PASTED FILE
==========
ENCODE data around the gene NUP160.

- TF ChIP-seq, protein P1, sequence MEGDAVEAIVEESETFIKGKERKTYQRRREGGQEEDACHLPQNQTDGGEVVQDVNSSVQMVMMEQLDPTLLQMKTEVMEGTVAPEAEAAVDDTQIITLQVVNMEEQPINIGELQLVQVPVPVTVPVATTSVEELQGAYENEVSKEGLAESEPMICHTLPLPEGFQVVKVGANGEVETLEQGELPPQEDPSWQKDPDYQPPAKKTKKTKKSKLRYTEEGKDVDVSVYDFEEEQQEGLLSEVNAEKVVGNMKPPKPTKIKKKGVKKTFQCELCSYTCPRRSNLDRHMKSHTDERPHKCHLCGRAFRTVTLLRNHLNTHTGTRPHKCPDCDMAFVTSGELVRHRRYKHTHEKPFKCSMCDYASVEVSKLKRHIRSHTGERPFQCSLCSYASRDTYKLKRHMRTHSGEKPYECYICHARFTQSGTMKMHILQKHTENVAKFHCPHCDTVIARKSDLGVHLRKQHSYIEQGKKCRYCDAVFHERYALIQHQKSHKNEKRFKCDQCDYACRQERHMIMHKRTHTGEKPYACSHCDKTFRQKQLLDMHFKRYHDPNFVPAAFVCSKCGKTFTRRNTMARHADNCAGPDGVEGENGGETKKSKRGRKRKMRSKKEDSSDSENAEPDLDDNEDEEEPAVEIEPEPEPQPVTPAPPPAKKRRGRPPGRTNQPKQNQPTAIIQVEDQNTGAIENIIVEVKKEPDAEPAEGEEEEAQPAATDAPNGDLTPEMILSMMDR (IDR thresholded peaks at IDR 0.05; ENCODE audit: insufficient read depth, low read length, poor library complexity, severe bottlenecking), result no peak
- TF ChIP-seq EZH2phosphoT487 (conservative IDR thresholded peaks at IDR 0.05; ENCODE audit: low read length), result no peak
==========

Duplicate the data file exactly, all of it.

ENCODE data around the gene NUP160.

- TF ChIP-seq, protein P1, sequence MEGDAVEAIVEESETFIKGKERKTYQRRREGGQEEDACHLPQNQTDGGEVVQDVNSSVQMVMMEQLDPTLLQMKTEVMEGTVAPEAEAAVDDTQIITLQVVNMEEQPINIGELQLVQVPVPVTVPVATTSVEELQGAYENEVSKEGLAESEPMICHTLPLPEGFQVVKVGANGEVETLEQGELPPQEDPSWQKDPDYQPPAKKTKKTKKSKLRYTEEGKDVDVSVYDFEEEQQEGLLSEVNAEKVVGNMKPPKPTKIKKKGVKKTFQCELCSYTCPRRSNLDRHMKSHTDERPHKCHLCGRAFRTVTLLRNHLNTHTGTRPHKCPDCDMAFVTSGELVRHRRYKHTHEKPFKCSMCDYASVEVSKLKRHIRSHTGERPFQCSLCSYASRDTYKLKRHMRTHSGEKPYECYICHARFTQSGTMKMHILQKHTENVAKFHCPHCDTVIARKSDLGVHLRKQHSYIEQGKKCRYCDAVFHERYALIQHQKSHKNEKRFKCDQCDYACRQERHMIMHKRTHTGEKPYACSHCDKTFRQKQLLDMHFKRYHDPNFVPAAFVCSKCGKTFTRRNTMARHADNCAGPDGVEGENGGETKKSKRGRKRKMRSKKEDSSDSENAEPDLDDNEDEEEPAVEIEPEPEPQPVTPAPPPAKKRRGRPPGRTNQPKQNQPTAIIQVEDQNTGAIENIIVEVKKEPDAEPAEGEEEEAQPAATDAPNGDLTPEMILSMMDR (IDR thresholded peaks at IDR 0.05; ENCODE audit: insufficient read depth, low read length, poor library complexity, severe bottlenecking), result no peak
- TF ChIP-seq EZH2phosphoT487 (conservative IDR thresholded peaks at IDR 0.05; ENCODE audit: low read length), result no peak